Not that it tells us anything we didn't already know about Focus on the Family, but it's nice to have someone with evangelical credentials finally point it out.
Hat tip: Andrew Sullivan
2. David Scholer. I'd never heard of him before reading this article, which appears to be my loss. He sounds like somebody who could be a positive influence on those (at Focus on the Family and elsewhere) for whom "compassion" means wrapping their condescension in a layer of velvet. Key quote:
Students will often hear him say that a sign of maturity is to be able to "live with ambiguity."
As he describes it, he tells each class something like this:
"People who think they have all the answers to all of life's questions are fake. You have no right to oppose women in ministry until you have made a friend who is called to ministry and you've listened to her story. You have no right to make a statement about homosexuality until you have made friends with a Christian homosexual person. The conclusion you draw is another issue."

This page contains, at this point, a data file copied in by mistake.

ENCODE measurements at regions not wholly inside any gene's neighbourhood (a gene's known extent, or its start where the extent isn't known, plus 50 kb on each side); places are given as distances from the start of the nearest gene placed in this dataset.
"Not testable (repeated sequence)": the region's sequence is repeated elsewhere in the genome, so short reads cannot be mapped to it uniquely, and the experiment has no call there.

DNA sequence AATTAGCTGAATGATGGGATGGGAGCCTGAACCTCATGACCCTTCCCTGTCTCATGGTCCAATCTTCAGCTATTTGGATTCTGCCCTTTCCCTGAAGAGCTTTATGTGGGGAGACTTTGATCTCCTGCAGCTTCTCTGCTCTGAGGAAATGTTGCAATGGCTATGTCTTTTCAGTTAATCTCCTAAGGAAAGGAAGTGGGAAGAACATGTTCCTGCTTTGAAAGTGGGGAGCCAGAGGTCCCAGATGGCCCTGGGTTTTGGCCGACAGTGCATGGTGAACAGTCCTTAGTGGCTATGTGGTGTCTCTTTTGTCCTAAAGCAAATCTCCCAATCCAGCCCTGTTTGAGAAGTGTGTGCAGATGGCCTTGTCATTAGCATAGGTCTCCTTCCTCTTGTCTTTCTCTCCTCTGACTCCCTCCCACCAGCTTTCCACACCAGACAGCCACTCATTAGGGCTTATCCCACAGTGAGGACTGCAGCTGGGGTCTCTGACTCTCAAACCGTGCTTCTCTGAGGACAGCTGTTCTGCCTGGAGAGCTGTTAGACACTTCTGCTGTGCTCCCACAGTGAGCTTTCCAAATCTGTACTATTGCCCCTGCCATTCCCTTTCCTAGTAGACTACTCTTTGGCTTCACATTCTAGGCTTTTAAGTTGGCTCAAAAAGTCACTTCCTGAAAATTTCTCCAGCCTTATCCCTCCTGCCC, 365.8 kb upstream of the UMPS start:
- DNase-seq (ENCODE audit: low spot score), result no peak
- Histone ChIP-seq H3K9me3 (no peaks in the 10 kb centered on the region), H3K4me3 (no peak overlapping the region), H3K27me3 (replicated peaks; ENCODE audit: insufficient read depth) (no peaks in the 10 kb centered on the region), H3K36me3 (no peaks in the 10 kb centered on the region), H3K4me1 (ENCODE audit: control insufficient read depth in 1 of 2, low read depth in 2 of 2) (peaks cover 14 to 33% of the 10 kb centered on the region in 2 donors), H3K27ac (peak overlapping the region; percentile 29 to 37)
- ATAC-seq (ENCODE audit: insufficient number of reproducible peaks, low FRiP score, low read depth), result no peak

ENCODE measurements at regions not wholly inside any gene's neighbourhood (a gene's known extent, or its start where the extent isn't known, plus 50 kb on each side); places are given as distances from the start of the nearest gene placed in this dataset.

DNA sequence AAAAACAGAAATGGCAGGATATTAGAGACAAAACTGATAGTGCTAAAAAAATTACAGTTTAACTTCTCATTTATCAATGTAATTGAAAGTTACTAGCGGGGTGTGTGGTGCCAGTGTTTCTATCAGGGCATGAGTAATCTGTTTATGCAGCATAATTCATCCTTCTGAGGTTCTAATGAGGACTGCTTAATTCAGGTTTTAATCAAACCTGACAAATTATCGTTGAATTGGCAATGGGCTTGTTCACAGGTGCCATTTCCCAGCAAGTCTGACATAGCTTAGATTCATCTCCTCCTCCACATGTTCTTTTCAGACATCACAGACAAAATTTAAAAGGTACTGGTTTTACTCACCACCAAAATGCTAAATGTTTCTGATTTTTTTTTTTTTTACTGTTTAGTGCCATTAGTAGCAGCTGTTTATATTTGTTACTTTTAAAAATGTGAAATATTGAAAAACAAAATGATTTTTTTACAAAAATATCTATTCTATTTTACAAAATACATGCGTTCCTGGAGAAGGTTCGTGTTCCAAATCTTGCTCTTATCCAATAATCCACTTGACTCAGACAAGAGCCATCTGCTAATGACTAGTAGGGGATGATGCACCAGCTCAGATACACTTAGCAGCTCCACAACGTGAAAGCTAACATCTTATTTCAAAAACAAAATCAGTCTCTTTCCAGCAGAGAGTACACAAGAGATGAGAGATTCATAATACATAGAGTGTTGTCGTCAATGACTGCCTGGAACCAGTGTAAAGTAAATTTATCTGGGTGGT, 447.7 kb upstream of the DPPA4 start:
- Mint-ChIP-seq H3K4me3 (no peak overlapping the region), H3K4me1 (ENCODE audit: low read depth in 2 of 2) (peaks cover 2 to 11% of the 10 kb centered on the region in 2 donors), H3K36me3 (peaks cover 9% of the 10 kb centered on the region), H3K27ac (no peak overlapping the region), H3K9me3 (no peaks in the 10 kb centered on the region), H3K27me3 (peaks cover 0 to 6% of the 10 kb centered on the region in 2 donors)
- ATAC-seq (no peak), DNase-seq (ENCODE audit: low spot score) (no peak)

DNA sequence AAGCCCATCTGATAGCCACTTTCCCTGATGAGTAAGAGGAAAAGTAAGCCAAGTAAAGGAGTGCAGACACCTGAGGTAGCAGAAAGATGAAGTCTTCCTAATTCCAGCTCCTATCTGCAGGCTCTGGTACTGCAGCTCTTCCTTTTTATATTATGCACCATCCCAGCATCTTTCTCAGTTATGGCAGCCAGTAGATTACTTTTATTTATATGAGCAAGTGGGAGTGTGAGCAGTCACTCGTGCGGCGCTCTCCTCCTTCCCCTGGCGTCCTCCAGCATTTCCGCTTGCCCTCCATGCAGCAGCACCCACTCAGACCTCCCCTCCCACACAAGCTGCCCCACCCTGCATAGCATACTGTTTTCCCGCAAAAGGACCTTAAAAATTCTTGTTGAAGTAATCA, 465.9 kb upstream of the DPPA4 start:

Hat tip: Of Course, I Could Be Wrong
Neither article actually states what either of these men believe about gay relationships from a theological standpoint, but that's secondary to the impression I get that both of them would treat me with respect - an impression I've rarely gotten from anyone at Exodus or Focus on the Family, much less from any of their political allies.
A healthy friendship can thrive without conformity of opinion, but it can't last long without mutual respect - and unfortunately too many evangelicals have been taught that those who disagree with them on those issues deemed important by their churches are not worthy of their respect.
That's beginning to change, but it's an agonizingly slow process at times.
Tuesday, June 05, 2007
Every time I recount the story of how I transitioned from a place of unquestioning acceptance of ex-gay ideology into the journey that I find myself on today, it comes out a bit differently as I focus on different aspects of what was, at the time, a far more complex process than a few pages of text could ever fully capture. But if there's one pivotal event that I hope I adequately account for in every retelling, it's how I came to truly understand, for the first time, that God loves me exactly the way I am, and that I don't have to change who or what I am to earn his acceptance.